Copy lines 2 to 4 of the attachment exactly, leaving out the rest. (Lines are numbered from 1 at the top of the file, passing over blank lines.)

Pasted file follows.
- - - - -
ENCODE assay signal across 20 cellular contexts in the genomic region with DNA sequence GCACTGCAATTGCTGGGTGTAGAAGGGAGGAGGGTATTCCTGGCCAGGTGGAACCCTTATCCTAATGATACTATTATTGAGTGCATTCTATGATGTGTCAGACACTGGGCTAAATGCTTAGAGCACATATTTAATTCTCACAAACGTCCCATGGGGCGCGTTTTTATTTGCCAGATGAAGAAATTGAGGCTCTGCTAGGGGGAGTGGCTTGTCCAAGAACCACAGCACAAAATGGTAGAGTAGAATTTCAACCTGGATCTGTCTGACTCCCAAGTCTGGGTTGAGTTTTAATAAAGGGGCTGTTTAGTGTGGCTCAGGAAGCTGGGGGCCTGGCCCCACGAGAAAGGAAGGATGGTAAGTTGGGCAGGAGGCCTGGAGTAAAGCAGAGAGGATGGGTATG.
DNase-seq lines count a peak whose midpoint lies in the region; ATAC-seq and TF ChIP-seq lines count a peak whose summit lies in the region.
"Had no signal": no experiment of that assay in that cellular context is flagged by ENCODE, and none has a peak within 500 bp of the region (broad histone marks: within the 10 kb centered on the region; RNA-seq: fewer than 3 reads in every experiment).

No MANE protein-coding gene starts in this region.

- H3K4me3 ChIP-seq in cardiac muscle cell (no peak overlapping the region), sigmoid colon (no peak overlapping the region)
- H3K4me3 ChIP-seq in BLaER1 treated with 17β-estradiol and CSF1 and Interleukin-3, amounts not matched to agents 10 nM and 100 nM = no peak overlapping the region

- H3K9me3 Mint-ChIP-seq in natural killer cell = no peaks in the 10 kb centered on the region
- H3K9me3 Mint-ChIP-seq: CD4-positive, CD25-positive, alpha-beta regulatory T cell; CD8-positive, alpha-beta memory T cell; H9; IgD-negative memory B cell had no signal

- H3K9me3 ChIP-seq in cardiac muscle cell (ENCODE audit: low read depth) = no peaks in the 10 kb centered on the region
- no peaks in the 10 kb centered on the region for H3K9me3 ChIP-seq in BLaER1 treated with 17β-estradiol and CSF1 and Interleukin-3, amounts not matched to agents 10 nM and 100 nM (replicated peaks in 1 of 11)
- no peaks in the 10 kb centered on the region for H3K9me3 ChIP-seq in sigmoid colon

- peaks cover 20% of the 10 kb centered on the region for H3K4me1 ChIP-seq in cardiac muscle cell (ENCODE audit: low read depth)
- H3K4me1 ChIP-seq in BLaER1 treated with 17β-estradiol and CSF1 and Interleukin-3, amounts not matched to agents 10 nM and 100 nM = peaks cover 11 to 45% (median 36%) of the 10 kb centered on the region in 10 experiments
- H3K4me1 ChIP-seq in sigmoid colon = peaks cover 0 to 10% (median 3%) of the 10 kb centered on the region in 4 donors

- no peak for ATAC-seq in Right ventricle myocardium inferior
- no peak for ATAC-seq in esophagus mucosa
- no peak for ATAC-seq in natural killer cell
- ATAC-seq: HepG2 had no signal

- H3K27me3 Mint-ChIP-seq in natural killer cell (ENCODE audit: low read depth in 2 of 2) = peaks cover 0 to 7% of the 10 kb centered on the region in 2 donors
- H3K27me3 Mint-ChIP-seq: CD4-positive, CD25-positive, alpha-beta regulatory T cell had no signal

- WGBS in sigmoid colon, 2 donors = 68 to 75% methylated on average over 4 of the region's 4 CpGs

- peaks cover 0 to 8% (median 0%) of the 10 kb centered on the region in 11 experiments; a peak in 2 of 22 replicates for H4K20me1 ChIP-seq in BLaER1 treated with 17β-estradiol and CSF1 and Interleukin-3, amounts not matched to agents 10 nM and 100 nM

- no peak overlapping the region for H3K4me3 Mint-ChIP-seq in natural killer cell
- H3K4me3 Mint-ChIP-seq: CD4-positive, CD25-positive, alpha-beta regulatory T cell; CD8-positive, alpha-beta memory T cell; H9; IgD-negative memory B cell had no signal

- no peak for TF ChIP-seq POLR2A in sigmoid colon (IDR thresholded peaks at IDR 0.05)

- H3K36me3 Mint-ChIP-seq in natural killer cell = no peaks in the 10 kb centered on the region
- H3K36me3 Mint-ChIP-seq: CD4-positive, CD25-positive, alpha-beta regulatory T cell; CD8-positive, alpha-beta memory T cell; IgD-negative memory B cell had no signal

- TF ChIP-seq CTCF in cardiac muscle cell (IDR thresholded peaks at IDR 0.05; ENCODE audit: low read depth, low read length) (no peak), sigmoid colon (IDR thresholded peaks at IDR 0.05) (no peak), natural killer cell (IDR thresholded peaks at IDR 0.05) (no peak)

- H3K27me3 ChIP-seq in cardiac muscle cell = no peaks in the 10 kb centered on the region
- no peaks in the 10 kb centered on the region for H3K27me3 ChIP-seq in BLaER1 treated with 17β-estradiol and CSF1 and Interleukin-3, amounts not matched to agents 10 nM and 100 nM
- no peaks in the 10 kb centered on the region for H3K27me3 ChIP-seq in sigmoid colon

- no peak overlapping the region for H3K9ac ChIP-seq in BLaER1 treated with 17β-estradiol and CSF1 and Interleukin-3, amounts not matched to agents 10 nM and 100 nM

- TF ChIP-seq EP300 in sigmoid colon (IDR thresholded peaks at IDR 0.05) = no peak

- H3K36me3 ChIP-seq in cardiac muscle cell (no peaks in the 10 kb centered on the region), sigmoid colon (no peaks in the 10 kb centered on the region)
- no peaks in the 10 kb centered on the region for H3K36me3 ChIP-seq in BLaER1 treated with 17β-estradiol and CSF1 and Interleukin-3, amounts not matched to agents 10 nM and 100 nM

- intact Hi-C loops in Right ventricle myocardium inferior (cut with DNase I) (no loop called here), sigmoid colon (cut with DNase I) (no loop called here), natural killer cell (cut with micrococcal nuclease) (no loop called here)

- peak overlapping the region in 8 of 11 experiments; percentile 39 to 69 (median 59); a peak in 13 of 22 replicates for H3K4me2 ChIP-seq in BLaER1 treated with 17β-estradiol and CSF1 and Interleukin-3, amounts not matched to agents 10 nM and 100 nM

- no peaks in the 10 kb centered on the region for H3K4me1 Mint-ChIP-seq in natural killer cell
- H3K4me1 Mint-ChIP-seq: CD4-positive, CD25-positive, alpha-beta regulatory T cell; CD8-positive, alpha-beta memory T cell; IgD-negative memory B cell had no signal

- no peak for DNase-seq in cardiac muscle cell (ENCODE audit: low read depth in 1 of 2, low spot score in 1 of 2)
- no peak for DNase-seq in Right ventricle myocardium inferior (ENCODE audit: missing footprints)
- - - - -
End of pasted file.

DNase-seq lines count a peak whose midpoint lies in the region; ATAC-seq and TF ChIP-seq lines count a peak whose summit lies in the region.
"Had no signal": no experiment of that assay in that cellular context is flagged by ENCODE, and none has a peak within 500 bp of the region (broad histone marks: within the 10 kb centered on the region; RNA-seq: fewer than 3 reads in every experiment).

No MANE protein-coding gene starts in this region.